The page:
Alberta Oil Sands. Canadian Photographer Edward Burtynsky.

“The fact that the number one predictor of whether we agree that climate is changing, humans are responsible and the impacts are increasingly serious and even dangerous, has nothing to do with how much we know about science or even how smart we are but simply where we fall on the political spectrum.” ~ Dr. Katharine Hayhoe (TEDWomen Dec 2018)

Last month, the UN released special report SR1.5 on global warming and the US government published the Fourth National Climate Assessment Vol II: Impacts, Risks, and Adaptations in the United States. The Lancet’s independent, global monitoring system also issued in November The Lancet Countdown: tracking progress on health and climate change.

After reading the reports, I began to question how information on climate change is disseminated to the public and if medical education programs and physicians have a role and responsibility to address climate change. If so, what is the role and how is it best exercised in this political firestorm? What are the responsibilities that our family physicians have to be informed on the topic and to educate patients as to the effects of climate change on their health and the crucial services they need?

Interestingly, in The Climate Mitigation Gap: Education and Government Recommendations Miss the Most Effective Individual Actions (2017), Wynes and Nicholas found that “education and government documents do not focus on high-impact actions for reducing emissions, creating a mitigation gap between official recommendations and individuals willing to align their behaviour with climate targets.”

The four actions they found to have the biggest impact were:

  • Having one fewer child (which could reduce emissions by 58.7 tonnes of carbon per year, due to the absence of emissions that an extra person would generate over a lifetime).
  • Living car-free (reducing emissions by 2.4 tonnes per year).
  • Avoiding air travel (reducing emissions by 1.6 tonnes per transatlantic flight).
  • Eating a plant-based diet (reducing emissions by 0.8 tonnes per year compared to a diet that includes meat).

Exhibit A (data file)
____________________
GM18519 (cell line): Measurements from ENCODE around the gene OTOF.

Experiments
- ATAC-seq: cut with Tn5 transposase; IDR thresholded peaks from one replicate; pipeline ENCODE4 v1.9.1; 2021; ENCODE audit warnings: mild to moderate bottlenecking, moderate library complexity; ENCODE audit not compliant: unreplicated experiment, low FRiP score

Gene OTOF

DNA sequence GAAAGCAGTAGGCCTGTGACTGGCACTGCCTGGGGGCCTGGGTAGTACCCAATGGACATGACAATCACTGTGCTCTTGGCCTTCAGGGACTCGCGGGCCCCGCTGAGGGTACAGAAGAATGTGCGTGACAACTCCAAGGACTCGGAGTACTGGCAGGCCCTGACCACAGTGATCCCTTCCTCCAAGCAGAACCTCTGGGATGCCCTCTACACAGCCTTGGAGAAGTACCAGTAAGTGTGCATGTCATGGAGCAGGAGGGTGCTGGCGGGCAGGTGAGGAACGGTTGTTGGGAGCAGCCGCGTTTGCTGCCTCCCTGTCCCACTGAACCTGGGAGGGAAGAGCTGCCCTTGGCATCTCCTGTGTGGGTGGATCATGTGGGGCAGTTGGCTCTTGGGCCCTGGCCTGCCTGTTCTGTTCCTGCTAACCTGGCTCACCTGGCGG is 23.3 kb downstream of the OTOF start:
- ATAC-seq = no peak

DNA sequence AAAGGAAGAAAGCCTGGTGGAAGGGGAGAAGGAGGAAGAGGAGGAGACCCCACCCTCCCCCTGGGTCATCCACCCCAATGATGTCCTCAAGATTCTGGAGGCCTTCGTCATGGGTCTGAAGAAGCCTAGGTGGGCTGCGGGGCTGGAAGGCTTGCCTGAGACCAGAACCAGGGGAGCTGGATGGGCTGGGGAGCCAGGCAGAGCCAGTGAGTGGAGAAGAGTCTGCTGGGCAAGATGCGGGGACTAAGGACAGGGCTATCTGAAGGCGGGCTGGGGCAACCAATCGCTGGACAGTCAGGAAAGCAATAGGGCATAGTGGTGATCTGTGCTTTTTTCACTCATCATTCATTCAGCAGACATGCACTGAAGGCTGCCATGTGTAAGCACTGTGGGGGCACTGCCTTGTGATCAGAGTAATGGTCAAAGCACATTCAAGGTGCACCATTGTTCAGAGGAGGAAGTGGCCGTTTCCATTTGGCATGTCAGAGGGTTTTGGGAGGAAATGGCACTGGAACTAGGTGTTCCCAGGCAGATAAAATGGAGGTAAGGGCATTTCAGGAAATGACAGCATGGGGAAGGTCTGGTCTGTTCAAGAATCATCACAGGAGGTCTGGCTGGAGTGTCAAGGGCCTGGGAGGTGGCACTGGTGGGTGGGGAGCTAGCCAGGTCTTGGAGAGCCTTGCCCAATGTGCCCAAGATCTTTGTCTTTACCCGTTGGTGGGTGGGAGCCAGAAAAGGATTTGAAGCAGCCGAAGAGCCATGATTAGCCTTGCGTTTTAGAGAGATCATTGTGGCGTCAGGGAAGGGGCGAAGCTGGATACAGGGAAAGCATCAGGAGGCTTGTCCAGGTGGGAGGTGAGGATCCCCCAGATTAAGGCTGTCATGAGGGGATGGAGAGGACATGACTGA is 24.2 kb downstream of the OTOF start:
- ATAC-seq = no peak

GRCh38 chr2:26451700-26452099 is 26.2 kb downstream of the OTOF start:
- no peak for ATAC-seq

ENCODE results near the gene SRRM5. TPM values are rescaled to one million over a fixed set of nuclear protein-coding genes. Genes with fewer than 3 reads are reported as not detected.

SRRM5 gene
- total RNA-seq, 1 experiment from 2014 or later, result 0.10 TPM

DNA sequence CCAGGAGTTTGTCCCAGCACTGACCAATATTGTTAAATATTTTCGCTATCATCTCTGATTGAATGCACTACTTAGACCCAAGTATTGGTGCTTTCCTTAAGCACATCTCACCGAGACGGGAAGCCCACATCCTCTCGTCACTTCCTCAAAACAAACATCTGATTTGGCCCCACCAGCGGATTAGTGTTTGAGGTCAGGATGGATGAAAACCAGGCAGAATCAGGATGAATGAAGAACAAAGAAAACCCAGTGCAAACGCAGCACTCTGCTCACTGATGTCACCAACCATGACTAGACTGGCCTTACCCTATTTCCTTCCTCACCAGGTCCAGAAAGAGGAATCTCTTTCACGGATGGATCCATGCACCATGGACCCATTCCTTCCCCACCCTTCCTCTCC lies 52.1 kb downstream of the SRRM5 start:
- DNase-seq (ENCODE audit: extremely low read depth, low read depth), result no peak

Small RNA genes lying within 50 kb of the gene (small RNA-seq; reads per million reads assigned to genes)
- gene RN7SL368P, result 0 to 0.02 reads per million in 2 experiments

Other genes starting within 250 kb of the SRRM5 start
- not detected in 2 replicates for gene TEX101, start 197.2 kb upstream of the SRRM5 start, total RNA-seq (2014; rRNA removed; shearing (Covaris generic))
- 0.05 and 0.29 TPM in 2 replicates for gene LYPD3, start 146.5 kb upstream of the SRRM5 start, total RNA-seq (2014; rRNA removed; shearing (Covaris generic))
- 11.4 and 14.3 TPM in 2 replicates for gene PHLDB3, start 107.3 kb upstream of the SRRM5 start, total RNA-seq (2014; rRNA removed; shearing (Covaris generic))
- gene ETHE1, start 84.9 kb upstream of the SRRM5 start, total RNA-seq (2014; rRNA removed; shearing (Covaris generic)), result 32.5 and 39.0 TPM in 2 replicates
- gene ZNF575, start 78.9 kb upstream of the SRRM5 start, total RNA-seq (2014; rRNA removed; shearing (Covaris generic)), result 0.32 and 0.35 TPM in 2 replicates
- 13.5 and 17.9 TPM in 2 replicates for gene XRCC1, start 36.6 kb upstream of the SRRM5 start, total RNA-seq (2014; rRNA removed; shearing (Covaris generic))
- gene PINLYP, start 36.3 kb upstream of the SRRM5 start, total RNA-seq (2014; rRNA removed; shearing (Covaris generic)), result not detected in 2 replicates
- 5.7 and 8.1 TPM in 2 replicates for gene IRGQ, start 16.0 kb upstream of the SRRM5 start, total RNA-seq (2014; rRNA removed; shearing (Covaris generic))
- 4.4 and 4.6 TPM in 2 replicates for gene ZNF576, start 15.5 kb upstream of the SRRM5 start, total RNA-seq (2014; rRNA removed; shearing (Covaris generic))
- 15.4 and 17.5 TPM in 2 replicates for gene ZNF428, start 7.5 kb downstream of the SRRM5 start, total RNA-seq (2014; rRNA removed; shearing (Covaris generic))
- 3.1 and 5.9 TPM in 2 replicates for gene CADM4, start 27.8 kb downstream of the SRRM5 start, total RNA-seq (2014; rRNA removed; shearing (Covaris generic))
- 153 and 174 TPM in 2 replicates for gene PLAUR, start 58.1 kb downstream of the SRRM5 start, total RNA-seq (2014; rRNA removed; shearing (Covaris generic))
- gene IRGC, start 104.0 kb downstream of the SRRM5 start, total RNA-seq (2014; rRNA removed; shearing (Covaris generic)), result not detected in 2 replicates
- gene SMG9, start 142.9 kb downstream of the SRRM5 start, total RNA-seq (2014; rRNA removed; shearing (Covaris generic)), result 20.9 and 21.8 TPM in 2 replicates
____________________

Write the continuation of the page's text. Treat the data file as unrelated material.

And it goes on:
Climate change, filtered through the lens of a family physician, may be a topic that one of our UBC Residents would like to pursue as a Practice Improvement Process/Continuous Quality Improvement Project or Resident Scholar Project.

To help you get started, I’ve listed organizations, articles, and resources that caught my attention:

Physicians for Social Responsibility and Global Warming: Climate Change Emergency Medicine Response

A Practical Guide for Physicians and Health Care Workers to Reduce Their Carbon Footprint in Daily Clinical Work (2018) by Maximilian Andreas Storz, MD

Physicians’ Role in Addressing the Issue of Climate Change and Health during their Conversations with Patients (2016) by Alanya Den Boer

Doctors Urged to take Climate Leadership Role (2011) by Fiona Harvey

Emerging Roles of Health Care Providers to Mitigate Climate Change Impacts: A Perspective from East Harlem, New York (2014) by Perry Sheffield, Kathleen Durante, Elena Rahona, MS, Christina Zarcadoolas, PhD

Teaching About Climate Change in Medical Education: An Opportunity (2016) by Janie Maxwell and Grant Blashki

Physicians, Climate Change and Human Health (2008) by Lamk Al-Lamki, MD

For a look at how things break down in our neck of the woods, see Canada’s action on climate change, British Columbia’s Climate Planning & Action, Abbotsford City’s Climate Change Plan , and Mission’s Community and Energy Emission Plan (2012).

Warm regards,

Jacqueline

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